Back pain is common and can be recurrent, with most people experiencing back pain at some stage during their life. In some instances, back pain can be debilitating and cause unnecessary suffering. It can be considered either mechanical, neuropathic, or sometimes a combination of both.

Sciatica is the neuropathic pain in a nerve or nerve root in the thigh, leg or foot. Sciatica can cause multiple symptoms, including lower back pain, hip pain, burning or tingling throughout the leg, weakness of the leg or foot or shooting pain, particularly when standing. Pain will vary from each person depending on where the nerve is affected. It is important to seek medical attention if you experience more serious symptoms of sciatica, such as numbness of the upper thighs or lack of bladder and bowel control.

It is important to note that scans do not show pain – pain is often not associated with changes on scans, nor are those changes the source of the pain.



Pain present for less than six weeks is known as acute back pain. This type of back pain can often be caused by excessive sitting or standing, lifting heavy objects, an acquired injury, bowel problems, endometriosis or muscle weakness. If you are suffering from acute back pain, your first port of call will be your general practitioner or the emergency department.

If pain has been present for more than three months, it is considered to be chronic back pain. It should be noted that acute and chronic do not relate to the amount of pain felt by a patient. Instead, the terms are used to differentiate the timeframe the pain has been felt for.

There are numerous potential causes for both chronic back pain and sciatica, such as:

  • Facet joint disease
  • Spinal Canal Stenosis
  • Nerve root compression
  • Disc disease
  • Sacroiliac Joint disease
  • Soft Tissue injury and deconditioning
  • Degeneration or Spondylosis

While the exact cause of pain can sometimes not be identified, there is no need to worry, there are still effective treatments and pain management options available.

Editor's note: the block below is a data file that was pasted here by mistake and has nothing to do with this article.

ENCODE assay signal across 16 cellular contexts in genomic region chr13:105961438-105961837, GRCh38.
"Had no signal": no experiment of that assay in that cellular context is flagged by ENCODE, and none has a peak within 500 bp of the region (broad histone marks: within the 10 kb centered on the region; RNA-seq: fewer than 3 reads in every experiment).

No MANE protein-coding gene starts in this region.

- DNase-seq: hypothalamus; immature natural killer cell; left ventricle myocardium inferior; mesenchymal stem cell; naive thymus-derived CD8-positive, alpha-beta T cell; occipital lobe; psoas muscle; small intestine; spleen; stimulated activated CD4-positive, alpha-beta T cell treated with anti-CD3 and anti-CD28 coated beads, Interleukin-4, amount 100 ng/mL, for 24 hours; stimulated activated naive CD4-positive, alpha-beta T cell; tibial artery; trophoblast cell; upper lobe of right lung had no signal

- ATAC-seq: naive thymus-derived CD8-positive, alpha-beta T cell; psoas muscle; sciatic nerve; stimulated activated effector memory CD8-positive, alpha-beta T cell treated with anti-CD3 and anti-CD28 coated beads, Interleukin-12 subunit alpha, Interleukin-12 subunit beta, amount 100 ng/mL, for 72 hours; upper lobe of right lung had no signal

Signs and Symptoms

Pain can be felt in various areas throughout the body, not just in the back. This includes in the buttocks, groin, abdomen, thigh, leg or foot.

Symptoms of back pain include stiffness or aching of the spine, sharp pain or muscle spasms. Pain can be felt in the neck, upper, middle or lower back. This will vary depending on the cause of the pain and where the nerve is affected. Back pain can often be made worse by simple household duties, such as lifting heavy items, sitting or standing for extended periods of time, or even coughing and sneezing.

Patients should note if they experience any associated muscle weakness or abnormalities of bladder and bowel sensation or function. These symptoms are considered more serious and may have a different cause.

Knowing your symptoms helps to find the underlying cause of the pain and select the best treatment and pain management.


Acute back pain (present for less than 6 weeks) can often be managed through the use of painkillers and maintaining your usual daily activity. Regular exercise and stretching can help to prevent further back pain. It is important you are careful when lifting heavy objects, in order to avoid back injuries.

QPain specialists are able to help when back pain becomes chronic and too severe to live with. QPain can diagnose your pain and create a personalised treatment for you.

Back pain treatment may include:

The best solution is often a combination of all treatments, and can be termed multimodal or multidisciplinary treatment. QPain specialists can also help to improve quality of life and function by arranging a pain management program for you. If you think you will benefit from a pain management program, get in contact with QPain’s pain specialists today.